Whales and dolphins are charismatic mammals that have a unique ability to unite and inspire people to care more about our oceans. In this series of articles, we are focusing on each of the criteria underpinning the Whale Heritage Site accreditation. This month we are centred on the critical aspects of research, education and awareness.
Conservation-based cetacean research is paramount as not only can this influence policy and legislation but through the emerging medium of science communication, important findings can be translated to the public.
The more we understand about the different species of cetaceans, their role in the marine ecosystem and the threats they face then the better we can protect them and their environment. Through education and science communication, we can proactively impart this knowledge and help others understand why safeguarding cetacean populations is significant and how we can minimise human pressures on our seas. By increasing public awareness of the pressing challenges facing whales and dolphins, we can inspire change and help enhance our connection to and relationship with these captivating animals and their ocean homes.
Conservation is the key message. We know that many of our partners across the world that are doing so much in this area already. For those that are advocates for responsible whale watching, this represents a real opportunity to do more than impart some exciting facts and information about the whales and dolphins you can see on boat trips. There has been a significant shift towards edu-tourism and wildlife-watching holidays as part of the broader, ever-growing sphere of eco-tourism. More and more people are placing learning and discovery at the heart of their travels. They want to understand how their trips and excursions contribute to the conservation of the places they visit.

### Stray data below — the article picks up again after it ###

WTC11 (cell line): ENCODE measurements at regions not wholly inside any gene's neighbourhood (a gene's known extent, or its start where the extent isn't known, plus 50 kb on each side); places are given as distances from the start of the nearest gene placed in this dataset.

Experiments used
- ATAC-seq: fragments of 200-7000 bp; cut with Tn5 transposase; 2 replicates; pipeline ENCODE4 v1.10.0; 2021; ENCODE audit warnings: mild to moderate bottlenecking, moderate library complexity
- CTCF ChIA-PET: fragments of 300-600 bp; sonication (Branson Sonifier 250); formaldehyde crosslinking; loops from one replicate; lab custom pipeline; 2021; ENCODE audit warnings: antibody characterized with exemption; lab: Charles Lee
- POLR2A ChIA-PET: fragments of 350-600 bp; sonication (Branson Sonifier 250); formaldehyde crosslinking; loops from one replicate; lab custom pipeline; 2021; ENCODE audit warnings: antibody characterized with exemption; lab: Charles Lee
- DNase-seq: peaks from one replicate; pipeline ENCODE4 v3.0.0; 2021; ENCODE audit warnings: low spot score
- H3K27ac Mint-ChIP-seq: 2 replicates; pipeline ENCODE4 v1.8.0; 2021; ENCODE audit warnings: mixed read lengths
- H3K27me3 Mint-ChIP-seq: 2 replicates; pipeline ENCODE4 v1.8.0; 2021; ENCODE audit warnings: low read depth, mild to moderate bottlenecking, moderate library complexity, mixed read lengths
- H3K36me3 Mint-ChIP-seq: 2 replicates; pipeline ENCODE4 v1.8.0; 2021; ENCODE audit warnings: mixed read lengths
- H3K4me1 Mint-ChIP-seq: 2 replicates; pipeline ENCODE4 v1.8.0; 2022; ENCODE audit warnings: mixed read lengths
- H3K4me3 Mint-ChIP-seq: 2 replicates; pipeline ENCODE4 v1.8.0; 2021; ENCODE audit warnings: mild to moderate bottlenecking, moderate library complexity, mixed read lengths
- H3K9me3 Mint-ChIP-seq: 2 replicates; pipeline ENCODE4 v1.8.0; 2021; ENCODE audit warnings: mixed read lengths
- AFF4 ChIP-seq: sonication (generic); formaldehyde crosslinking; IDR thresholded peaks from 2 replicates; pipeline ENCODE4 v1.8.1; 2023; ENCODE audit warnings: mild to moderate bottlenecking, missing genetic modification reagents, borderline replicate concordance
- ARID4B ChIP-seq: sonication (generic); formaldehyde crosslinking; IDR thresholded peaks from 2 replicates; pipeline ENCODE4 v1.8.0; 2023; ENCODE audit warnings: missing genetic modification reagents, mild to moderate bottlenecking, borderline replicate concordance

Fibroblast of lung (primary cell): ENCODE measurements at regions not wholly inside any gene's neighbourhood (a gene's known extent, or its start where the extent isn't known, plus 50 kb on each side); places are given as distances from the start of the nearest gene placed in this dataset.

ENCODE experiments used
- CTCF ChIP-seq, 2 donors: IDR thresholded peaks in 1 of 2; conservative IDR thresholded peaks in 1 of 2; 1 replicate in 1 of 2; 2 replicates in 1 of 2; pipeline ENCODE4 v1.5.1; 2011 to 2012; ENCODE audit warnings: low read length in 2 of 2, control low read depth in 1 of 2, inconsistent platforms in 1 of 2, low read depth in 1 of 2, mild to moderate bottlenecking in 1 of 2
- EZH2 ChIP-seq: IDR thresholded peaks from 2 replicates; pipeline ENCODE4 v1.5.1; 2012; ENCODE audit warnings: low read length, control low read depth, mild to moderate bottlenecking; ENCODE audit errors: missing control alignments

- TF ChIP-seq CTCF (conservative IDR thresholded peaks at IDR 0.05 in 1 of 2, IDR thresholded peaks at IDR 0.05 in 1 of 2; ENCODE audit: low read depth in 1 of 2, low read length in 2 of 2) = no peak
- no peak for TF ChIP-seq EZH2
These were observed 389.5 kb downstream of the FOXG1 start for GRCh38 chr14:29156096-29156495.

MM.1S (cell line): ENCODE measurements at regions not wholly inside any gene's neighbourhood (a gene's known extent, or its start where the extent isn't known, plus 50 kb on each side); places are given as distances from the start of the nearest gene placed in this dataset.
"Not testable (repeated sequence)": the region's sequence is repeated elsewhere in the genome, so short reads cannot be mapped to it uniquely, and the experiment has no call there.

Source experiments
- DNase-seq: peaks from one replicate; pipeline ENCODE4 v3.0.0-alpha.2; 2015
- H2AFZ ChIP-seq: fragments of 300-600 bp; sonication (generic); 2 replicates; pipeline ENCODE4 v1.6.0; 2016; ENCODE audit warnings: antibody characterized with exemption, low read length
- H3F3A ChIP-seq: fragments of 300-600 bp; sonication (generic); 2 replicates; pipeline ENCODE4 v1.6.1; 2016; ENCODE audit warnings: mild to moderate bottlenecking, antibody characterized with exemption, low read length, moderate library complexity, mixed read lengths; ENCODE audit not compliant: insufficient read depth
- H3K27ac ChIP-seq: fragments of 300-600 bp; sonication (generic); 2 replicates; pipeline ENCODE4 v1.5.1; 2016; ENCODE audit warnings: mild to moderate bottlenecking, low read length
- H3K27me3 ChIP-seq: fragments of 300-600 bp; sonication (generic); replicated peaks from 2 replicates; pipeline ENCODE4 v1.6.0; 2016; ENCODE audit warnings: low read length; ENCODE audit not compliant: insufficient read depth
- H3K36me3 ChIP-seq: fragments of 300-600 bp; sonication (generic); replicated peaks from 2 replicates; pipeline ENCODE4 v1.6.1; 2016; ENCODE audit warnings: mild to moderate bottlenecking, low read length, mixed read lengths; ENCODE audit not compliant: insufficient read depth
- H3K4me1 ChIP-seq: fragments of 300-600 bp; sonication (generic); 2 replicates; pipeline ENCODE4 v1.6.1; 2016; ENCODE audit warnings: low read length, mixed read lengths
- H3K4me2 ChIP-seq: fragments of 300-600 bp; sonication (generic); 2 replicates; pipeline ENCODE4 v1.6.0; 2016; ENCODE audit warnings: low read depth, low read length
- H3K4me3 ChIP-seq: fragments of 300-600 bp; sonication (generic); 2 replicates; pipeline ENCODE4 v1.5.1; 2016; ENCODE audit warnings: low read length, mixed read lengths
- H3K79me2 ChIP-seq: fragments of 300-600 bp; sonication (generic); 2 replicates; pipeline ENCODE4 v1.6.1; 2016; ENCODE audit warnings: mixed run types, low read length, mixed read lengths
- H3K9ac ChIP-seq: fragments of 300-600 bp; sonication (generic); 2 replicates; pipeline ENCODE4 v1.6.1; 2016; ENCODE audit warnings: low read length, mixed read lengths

The Whale Heritage Site initiative seeks to formally recognise those areas that are investing in research and are putting education and public awareness at the heart of their message. Whether you are a charity, NGO, whale-watching tour operator, tourism board, marine biologist, research institution, volunteer or government agency, there are many ways of supporting and demonstrating the importance of cetaceans.
Through our partner network, we get to showcase some of the fantastic work that goes on in actively promoting the preservation of cetacean habitats, the efforts to conserve and protect specific species and the projects centred on enhancing the connection between humans and cetaceans. This work isn’t about different organisations and individuals working separately; this is about demonstrating the importance of collaboration across an entire region.
Through responsible cetacean interactions and whale-watching trips, people of all ages and backgrounds can make a real, lasting connection to cetaceans.
Many operators have marine biologists and researchers onboard who provide that specialist knowledge that helps to bridge the gap between science and the public which represents a real opportunity to open people’s eyes to the threats that cetaceans face in the wild and how they can help. By promoting the educational and conservational value of responsible whale-watching, we can increase public understanding of just how essential cetaceans are in contributing to a growing awareness of broader environmental issues.